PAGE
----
A broadcast negotiator performs duties on the business side of broadcasting, where they purchase time slots on radio and TV for advertising purposes. Entry-level candidates with a bachelor's degree in advertising or marketing are often preferred by employers, and industry-related work experience, such as that acquired through an internship, can also be helpful when securing an interview.
Broadcast negotiators (commonly referred to as media buyers) work on behalf of their clients to purchase advertising time on television stations, radio stations and other media outlets. They negotiate to get the best rates and most favorable time slots for their clients based on market share and audience demographics. They then track the advertisements to make sure the terms of their agreements are fulfilled. Entry-level work in this field typically requires a bachelor's degree in advertising, marketing, or a related communications field. In addition, employers often look for candidates who have completed internships or have previous experience in advertising. A person who enjoys working in the media and also has strong interpersonal communication and negotiation skills may find this to be an enjoyable career field.
|Required Education||Bachelor's degree in marketing or advertising|
|Other Requirements||Advertising internship (preferred)|
|Projected Job Growth (2018-2028)*||7% decline (buyers and purchasing agents)|
|Median Salary (2018)*||$118,940 (purchasing managers)|
Source: *U.S. Bureau of Labor Statistics
Broadcast Negotiator Job Description
Broadcast negotiators bargain with television and radio stations or other media outlets in order to purchase advertising time in those media. Also known as media buyers, broadcast negotiators interface with advertising sales agents at broadcast media outlets to acquire favorable rates and time slots, as well as to negotiate the billing terms for those advertising blocks. Media buyers base their purchase decisions on market share and audience demographic data, aiming to get clients effective and affordable media.
The duties of a broadcast negotiator often begin with media planning, in which the needs and budget of the client are matched with available advertising time slots. Planning involves analyzing the numbers and types of viewers for a given medium and time slot. Media buyers must track and evaluate both the media vehicles and the types of audiences reached before negotiating the terms and pricing for the advertising space. The broadcast negotiator represents the client by working with local or national broadcast media sales agents. Broadcast negotiators also track the broadcasting of advertising, to ensure contract terms are met.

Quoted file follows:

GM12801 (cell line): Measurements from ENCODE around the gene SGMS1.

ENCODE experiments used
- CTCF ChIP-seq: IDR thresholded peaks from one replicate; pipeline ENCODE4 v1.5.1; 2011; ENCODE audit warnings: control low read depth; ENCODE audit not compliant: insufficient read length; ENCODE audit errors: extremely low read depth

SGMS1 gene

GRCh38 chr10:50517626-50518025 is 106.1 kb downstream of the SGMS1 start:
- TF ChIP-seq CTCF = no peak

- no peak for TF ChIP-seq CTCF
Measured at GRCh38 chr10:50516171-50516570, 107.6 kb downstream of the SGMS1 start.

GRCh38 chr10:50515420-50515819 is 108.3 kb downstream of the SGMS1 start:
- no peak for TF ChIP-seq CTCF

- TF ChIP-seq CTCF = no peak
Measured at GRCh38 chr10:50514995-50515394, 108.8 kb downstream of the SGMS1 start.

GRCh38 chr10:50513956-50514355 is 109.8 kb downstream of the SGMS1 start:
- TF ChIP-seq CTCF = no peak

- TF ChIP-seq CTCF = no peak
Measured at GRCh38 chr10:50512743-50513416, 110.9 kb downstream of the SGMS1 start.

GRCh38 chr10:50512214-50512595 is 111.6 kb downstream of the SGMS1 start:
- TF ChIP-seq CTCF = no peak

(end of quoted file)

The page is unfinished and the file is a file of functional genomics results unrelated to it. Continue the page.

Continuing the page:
The U.S. Bureau of Labor Statistics (BLS) states that a bachelor's degree in advertising or marketing, or a related communications field, is usually a requirement for employment as an entry-level assistant to a broadcast negotiator (www.bls.gov). The BLS also notes that because the field is highly competitive, employers often look for candidates with internships or job experience in advertising.
Other strengths sought by employers include strong interpersonal communication and negotiation skills, since media buyers must develop relationships with both clients and sales agents. According to the Advertising Educational Foundation (AEF), knowledge of statistics is necessary, as well as the ability to analyze both qualitative and quantitative data, so broadcast negotiators can make cost-effective decisions. Lastly, a solid understanding of existing and emerging media will help broadcast negotiators choose the right advertising platform to meet a client's needs, and to anticipate future trends (www.aef.com).
Degree programs in advertising, marketing, media studies or communications can prepare people for careers in broadcast negotiation. While an advertising student will complete courses in advertising media, advertising campaigns and copywriting, a marketing major will often take courses in marketing communications, sales management, buyer behavior and marketing research. Additional coursework in broadcast and digital media is also beneficial, as a broadcast negotiator will need to understand how different media work.
Job Outlook and Salary
Purchasing managers are professionals who negotiate, examine and purchase goods and services for certain organizations. From 2018-2028, the U.S. Bureau of Labor Statistics (BLS) reported that buyers and purchasing agents were expected to see a 7% decline in employment. As of May 2018, these professionals earned a median annual salary of $118,940, according to the BLS.
Strong negotiation, analytical and communication skills are important in this position. Most broadcast negotiators hold bachelor's degrees in advertising or marking, with coursework that includes buyer behavior, advertising campaigns and sales management. Job growth is expected to decline in this field over the next decade.